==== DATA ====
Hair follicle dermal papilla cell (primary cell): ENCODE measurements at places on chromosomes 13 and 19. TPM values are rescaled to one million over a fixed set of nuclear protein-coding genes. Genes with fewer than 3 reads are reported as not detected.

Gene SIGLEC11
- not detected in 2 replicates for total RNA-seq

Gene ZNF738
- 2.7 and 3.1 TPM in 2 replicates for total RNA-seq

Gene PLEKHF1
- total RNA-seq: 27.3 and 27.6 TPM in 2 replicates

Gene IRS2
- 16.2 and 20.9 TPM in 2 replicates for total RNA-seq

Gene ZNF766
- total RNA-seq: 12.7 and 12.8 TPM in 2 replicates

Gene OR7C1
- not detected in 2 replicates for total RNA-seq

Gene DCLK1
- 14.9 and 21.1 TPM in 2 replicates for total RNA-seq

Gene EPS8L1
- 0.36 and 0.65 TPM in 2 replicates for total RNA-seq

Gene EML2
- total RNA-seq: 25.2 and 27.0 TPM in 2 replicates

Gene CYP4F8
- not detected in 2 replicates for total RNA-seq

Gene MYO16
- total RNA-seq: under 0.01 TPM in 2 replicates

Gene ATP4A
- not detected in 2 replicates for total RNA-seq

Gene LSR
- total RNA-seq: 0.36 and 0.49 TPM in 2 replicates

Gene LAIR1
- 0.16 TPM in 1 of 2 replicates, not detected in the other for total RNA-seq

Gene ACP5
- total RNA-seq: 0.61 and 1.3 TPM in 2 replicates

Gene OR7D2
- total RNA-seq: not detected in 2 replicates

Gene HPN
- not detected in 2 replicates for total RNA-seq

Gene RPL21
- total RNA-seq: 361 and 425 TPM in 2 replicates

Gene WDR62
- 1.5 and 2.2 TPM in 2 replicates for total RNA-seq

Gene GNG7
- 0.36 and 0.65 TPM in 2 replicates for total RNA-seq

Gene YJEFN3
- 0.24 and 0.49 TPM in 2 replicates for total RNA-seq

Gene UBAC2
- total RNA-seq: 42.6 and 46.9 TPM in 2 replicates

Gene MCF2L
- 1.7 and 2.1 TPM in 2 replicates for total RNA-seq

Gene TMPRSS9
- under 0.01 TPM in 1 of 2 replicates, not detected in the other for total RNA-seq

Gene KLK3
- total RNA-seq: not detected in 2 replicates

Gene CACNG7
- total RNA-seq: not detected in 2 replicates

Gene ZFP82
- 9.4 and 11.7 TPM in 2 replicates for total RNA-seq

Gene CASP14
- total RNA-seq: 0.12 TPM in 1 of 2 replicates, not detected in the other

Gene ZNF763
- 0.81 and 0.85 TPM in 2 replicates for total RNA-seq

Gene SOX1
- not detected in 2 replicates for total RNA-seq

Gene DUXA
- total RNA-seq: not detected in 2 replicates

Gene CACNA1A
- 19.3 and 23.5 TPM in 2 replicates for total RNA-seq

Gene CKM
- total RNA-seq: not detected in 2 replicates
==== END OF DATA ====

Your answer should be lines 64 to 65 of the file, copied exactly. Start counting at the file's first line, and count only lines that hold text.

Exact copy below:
Gene CACNA1A
- 19.3 and 23.5 TPM in 2 replicates for total RNA-seq